Five stories – Five Lives
Have you ever felt confused or at a loss for words in front of a spouse, colleague or parent, to the extent that you have felt inadequate or, worse, a failure? Do you ever wonder why someone close to you seems to endure humiliation without resistance? Manipulators are everywhere. At first these devious and calculating people can be hard to spot, because that is their way. They are often masters of disguise: witty, disarming, even charming in public – tricks to snare their prey – but then they revert to their true self of being controlling and angry in private. Their main aim: to dominate and use others to satisfy their needs, with a complete lack of compassion and empathy for their victim. In this collection of short novellas, you meet people like you and me, intent on living happy lives, yet each of them, in one way or another, is caught up and damaged by a manipulative individual. First you meet Tess, whose past is haunted by a wrong decision, then young, successful and well balanced Sophie, who is drawn into the life of a little boy and his troubled father. Next, there is teenage Holly, who is intent on making a better life for herself, followed by a manipulator himself, trying to make sense of his irreversible incarceration. Lastly, there is Lisa, who has to face a parent’s biggest regret. All stories highlight to what extent abusive manipulation can distort lives and threaten our very feeling of self-worth.
Published June 8th 2016
Manipulated Lives is a book of five short stories, all very different but centred around the theme of manipulation. The characters in each story range from an elderly lady who is dying, a young woman swept up in a relationship with a single father and his young son, a teenager who is desperate to fit in and a woman who motherhood comes to later in life. What’ makes each of these stories stand out is that manipulation can come from anywhere, and was often not from the person you may expect. It also draws attention to the fact that anyone is open to manipulation, victims coming from all walks of life and at any age.
There’s something deeply dark and disturbing about Leuschel’s writing that really unnerved me. Perhaps, having been the victim of manipulation myself, the incredibly raw and stark narrative hit a nerve. It made it a little uncomfortable to read, because I truely believed in these character’s. This is not a criticism, more testament at the author’s ability to really understand and convey the emotional as well as the physical abuse her characters go through. I think for me, it hit a nerve slightly and made me feel uneasy at times.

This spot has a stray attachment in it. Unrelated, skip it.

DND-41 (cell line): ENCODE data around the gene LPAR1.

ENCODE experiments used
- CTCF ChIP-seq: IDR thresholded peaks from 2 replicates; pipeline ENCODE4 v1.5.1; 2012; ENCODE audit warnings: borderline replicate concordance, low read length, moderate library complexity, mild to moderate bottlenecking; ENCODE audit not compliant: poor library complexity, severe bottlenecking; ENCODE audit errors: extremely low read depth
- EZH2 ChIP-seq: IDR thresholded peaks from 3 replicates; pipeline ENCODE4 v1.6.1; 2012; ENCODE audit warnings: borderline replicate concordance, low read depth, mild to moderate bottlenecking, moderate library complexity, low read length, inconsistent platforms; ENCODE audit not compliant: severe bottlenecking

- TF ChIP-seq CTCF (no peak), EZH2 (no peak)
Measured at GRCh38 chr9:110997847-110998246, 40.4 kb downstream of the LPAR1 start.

Of all the stories, I think the first book stands out. Tess and Tattoo’s tells the story of an elderly woman in a care home, who reveals some of her past to a carer she befriends. The book shows though that we should never assume or judge, as her carer eventually finds out that Tess’s past wasn’t the one she’d initially thought. I also thought The Runaway Girl captured the vulnerability of teenagers well while My Perfect Child tackles the taboo and less talked about topic of parents being abused by their offspring.
I’ve read very few short story collections in my life, feeling that they weren’t for me. After reading Manipulated Lives I remain unsure. On the one hand, I appreciated the snapshots – like peeking into other peoples homes and understanding what happens behind closed doors. I also was impressed which how well drawn each story and character was in such short pieces of writing. However, I also felt that I wanted to know more, have more closure, follow them through a journey.
Manipulated Lives isn’t an easy book to read being so disturbingly true to life. It’s extremely intimate, almost confessional and got under my skin at times but at the same time thought provoking, intriguing and compelling to read. If you are intrigued behind the psychology of manipulation, then I think this is a book you may not enjoy but will certainly appreciate.
About The Author
Helene Andrea Leuschel grew up in Belgium where she gained a Licentiate in Journalism & Communication, which led to a career in radio and television in Brussels, London and Edinburgh. She now lives with her husband and two children in Portugal and recently acquired a Master of Philosophy with the OU, deepening her passion for the study of the mind. When she is not writing, Helene works as a freelance journalist and teaches Yoga.